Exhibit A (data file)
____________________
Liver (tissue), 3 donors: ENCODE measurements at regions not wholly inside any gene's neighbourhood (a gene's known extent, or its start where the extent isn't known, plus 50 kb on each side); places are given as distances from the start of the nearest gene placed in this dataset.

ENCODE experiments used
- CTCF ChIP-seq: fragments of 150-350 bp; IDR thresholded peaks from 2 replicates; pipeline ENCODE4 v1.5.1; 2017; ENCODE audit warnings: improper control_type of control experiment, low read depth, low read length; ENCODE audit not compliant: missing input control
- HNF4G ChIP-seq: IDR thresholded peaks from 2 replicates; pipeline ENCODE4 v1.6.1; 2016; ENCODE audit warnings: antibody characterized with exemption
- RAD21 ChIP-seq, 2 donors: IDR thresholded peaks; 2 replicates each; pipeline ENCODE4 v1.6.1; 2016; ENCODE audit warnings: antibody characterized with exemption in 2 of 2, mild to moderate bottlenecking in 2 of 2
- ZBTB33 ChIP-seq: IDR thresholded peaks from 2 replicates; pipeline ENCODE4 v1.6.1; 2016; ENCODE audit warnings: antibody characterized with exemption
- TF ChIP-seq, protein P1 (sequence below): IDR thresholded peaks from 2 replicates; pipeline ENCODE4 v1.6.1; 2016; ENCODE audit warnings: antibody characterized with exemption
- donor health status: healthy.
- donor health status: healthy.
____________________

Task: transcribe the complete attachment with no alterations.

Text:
Liver (tissue), 3 donors: ENCODE measurements at regions not wholly inside any gene's neighbourhood (a gene's known extent, or its start where the extent isn't known, plus 50 kb on each side); places are given as distances from the start of the nearest gene placed in this dataset.

ENCODE experiments used
- CTCF ChIP-seq: fragments of 150-350 bp; IDR thresholded peaks from 2 replicates; pipeline ENCODE4 v1.5.1; 2017; ENCODE audit warnings: improper control_type of control experiment, low read depth, low read length; ENCODE audit not compliant: missing input control
- HNF4G ChIP-seq: IDR thresholded peaks from 2 replicates; pipeline ENCODE4 v1.6.1; 2016; ENCODE audit warnings: antibody characterized with exemption
- RAD21 ChIP-seq, 2 donors: IDR thresholded peaks; 2 replicates each; pipeline ENCODE4 v1.6.1; 2016; ENCODE audit warnings: antibody characterized with exemption in 2 of 2, mild to moderate bottlenecking in 2 of 2
- ZBTB33 ChIP-seq: IDR thresholded peaks from 2 replicates; pipeline ENCODE4 v1.6.1; 2016; ENCODE audit warnings: antibody characterized with exemption
- TF ChIP-seq, protein P1 (sequence below): IDR thresholded peaks from 2 replicates; pipeline ENCODE4 v1.6.1; 2016; ENCODE audit warnings: antibody characterized with exemption
- donor health status: healthy.
- donor health status: healthy.